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Charles Sneath Allott

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Charles Sneath Allott (1892-1907) of C. S. Allott and Son

1869 Birth of son Henry Newmarch Allott


1907 Obituary [1]

CHARLES SNEATH ALLOTT died suddenly of heart-failure at Manchester on the 27th February, 1907.

Born at Lincoln on the 17th May, 1842, he was the son of the late Mr. Joseph Allott, maltster, of Lincoln and Newark-upon-Trent.

After serving a pupilage under Mr. L. H. Moorsom, on the Ringwood and Christchurch Railway, he joined the staff of the Fairbairn Engineering Company in 1862 and remained in their service until the liquidation of the Company in 1875, at which time he occupied the position of assistant manager. During this period he had charge of many important works, including the roofs of the Albert Hall, and Liverpool Street Station, London, the framework of the Spithead forts, and the bridges of the Intercolonial Railway, Canada.

He commenced practice on his own account in 1875, and amongst other work, he was responsible for the construction of the iron bridges of the Cheshire Lines Committee between Manchester and Cornbrook. His services were requisitioned by the Lancashire and Yorkshire Railway Company to report on the whole of their iron underbridges, and he afterwards prepared drawings for the strengthening of a large number of these bridges and designed many new bridges for this and other railway-companies and public bodies, large cotton mills for Brazil and China and other important works.

In 1897 he took into partnership his son Mr. Henry Newmarch Allott and the practice was continued under the style of C. S. Allott and Son, since which time the firm have been responsible for many important works, including the buildings for housing the electrical plant at the new Stuart Street electricity generating-station of the Manchester Corporation and many bridges for the Salford Corporation and other public bodies.

Mr. Allott took a lively interest in church work and in voluntary schools. He was a prominent Freemason and served several offices in connection with the craft. He was also a keen golfer, and at the time of his death he was captain of the Manchester club.

He was of an exceptionally bright, genial and kindly disposition, and anyone needing advice and sympathy was sure to receive them at his hands. He was especially kindly to young engineers and was never happier than when trying to further the interests of deserving men.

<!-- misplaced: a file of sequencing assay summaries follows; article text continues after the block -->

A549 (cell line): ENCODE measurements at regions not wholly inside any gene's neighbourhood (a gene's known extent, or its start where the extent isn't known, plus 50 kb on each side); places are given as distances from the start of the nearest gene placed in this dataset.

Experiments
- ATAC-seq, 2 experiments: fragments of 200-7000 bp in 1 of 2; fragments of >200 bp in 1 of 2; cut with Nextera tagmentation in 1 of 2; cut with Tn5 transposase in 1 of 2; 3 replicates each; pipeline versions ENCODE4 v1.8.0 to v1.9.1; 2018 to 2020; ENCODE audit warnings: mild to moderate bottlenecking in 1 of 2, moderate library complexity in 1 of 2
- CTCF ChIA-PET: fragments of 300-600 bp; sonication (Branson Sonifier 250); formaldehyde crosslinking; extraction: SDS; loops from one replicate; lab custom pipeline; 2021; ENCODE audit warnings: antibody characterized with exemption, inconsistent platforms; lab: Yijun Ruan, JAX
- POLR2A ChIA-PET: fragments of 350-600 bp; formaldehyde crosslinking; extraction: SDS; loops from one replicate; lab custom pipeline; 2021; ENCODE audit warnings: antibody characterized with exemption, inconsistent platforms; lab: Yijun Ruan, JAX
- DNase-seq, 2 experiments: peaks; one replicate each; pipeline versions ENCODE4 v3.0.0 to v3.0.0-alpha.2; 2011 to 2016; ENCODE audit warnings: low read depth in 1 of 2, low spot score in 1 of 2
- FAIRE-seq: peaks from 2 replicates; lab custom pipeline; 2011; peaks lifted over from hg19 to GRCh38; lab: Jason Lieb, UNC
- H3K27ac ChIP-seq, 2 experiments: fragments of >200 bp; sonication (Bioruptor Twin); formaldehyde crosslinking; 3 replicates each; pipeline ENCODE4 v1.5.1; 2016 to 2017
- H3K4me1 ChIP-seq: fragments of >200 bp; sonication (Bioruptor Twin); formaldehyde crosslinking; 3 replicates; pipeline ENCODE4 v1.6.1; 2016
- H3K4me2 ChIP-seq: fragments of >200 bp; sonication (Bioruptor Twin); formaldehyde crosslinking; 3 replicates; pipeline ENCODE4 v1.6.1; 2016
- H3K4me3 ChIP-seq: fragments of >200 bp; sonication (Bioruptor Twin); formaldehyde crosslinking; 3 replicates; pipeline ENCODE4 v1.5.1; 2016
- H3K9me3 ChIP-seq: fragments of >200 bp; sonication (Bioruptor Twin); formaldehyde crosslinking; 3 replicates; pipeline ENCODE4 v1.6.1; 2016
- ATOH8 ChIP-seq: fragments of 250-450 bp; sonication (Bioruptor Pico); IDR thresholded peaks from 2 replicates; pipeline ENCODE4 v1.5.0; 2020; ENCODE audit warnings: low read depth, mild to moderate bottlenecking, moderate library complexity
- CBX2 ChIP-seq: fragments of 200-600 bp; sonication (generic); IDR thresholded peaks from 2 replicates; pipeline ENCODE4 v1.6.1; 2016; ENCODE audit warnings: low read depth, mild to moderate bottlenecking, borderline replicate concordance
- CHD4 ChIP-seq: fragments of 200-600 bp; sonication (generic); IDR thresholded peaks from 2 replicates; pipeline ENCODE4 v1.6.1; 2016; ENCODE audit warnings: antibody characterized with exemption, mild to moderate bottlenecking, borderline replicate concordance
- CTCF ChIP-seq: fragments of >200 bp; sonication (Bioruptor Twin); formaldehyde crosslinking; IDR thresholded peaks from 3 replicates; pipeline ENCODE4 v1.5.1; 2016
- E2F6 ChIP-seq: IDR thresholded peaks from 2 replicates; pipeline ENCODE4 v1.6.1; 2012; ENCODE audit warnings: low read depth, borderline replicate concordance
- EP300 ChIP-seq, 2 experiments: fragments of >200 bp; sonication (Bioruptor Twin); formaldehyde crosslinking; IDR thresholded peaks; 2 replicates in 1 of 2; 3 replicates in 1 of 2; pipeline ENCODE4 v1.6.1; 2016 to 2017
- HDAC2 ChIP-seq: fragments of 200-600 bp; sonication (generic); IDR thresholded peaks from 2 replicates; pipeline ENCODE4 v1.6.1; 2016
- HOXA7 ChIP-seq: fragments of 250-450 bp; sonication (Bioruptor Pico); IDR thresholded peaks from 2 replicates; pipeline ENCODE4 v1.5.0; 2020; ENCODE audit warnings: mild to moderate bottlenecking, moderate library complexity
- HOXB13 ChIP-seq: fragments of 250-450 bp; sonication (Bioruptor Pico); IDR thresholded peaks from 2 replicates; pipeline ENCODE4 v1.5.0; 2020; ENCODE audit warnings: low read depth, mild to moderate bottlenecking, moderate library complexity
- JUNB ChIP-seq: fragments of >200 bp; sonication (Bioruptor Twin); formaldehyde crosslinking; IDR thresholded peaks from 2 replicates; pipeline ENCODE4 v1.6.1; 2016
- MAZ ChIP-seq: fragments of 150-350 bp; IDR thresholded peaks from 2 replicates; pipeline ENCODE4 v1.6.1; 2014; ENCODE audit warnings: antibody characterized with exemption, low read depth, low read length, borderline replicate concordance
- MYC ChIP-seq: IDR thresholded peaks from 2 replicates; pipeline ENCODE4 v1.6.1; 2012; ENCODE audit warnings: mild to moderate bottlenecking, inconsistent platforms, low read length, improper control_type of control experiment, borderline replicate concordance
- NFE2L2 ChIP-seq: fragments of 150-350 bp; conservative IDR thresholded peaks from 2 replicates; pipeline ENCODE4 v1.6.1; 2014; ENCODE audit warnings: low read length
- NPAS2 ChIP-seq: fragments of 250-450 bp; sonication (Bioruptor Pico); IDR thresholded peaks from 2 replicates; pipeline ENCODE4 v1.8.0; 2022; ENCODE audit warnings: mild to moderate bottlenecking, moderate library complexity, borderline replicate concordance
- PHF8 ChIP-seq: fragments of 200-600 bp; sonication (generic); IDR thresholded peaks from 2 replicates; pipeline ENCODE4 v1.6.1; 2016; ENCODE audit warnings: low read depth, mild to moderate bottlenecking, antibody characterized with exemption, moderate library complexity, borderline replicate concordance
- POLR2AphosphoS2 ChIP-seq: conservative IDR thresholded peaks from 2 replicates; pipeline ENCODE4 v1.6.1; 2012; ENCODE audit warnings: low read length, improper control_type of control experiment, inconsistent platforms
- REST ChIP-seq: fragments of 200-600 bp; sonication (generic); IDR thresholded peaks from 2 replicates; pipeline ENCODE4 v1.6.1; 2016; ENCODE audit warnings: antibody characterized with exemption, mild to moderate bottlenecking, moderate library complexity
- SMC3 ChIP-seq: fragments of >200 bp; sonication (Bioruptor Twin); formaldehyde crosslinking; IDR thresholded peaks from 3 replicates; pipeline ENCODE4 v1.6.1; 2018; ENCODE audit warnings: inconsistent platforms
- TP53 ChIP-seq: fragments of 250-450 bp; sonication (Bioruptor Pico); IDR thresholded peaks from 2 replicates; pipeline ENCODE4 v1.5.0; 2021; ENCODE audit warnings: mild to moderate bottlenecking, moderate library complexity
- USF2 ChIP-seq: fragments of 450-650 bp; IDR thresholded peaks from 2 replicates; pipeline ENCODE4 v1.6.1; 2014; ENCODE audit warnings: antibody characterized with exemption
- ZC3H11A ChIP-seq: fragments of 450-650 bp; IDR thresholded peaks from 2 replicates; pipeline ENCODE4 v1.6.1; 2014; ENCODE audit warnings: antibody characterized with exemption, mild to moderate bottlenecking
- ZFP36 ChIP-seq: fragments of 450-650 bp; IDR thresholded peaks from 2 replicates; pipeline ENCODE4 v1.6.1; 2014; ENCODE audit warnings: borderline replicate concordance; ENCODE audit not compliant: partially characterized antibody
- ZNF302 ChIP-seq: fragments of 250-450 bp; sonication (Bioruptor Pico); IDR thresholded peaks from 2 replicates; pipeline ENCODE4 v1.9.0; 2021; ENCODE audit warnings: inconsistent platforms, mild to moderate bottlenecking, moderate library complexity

Mr. Allott served on one of the Sectional Committees for the Engineering Conference in 1903, and also acted as President of the Manchester Association of Students of The Institution in 1897.

He was a Member of the Institution of Mechanical Engineers, the Liverpool Engineering Society, and the Manchester Literary and Philosophical Society.

He was elected an Associate of The Institution on the 4th April, 1876, was subsequently placed in the class of Associate Members, and was transferred to the class of Members on the 21st December, 1880. Charles Sneath Alliott (1842-1907)


1907 Obituary [2]

CHARLES SNEATH ALLOTT was born at Lincoln on 17th May 1842.

After serving a pupilage under Mr. L. H. Moorsom on the Ringwood and Christchurch Railway, he joined the staff of the Fairbairn Engineering Co., of Manchester, in 1862, and remained in their service until the liquidation of the company in 1875, at which time he occupied the position of assistant manager. During this period he had charge of the construction of many important works, including the roofs of the Albert Hall and the Liverpool Street Station, London, the framework of the Spithead Forts and the bridges of the Inter-Colonial Railway, Canada.

He commenced practice on his own account in 1875, and had charge of the construction of the iron bridges of the Cheshire Lines Committee between Manchester and Cornbrook.

His services were requisitioned by the Lancashire and Yorkshire Railway to report on the whole of their iron under-bridges, and he afterwards prepared drawings for the strengthening of a large number of them.

He designed many new bridges for this and other railway companies and public bodies, large cotton mills for Brazil and China, and other important works.

In 1897 he took into partnership his son Henry N. Allott and the practice was continued under the name of C. S. Allott and Son, since which time the firm have been responsible for many important works, including the whole of the buildings for the new Stuart Street Electricity Generating Station of the Manchester Corporation, and many bridges for the Salford Corporation and other public bodies.

His death took place from heart failure at the Athenaeum in Manchester on 27th February 1907, in his sixty-fifth year.

He became a Member of this Institution in 1891; and was also a Member of the Institution of Civil Engineers, the Liverpool Engineering Society, and the Manchester Literary and Philosophical Society.


1907 Obituary [3]

. . . President of the Manchester Association of Students of the Institution of Civil Engineers in 1897 . . . He was head of the firm of C. S. Allott and Sons, engineers, of Manchester, . . . [more]


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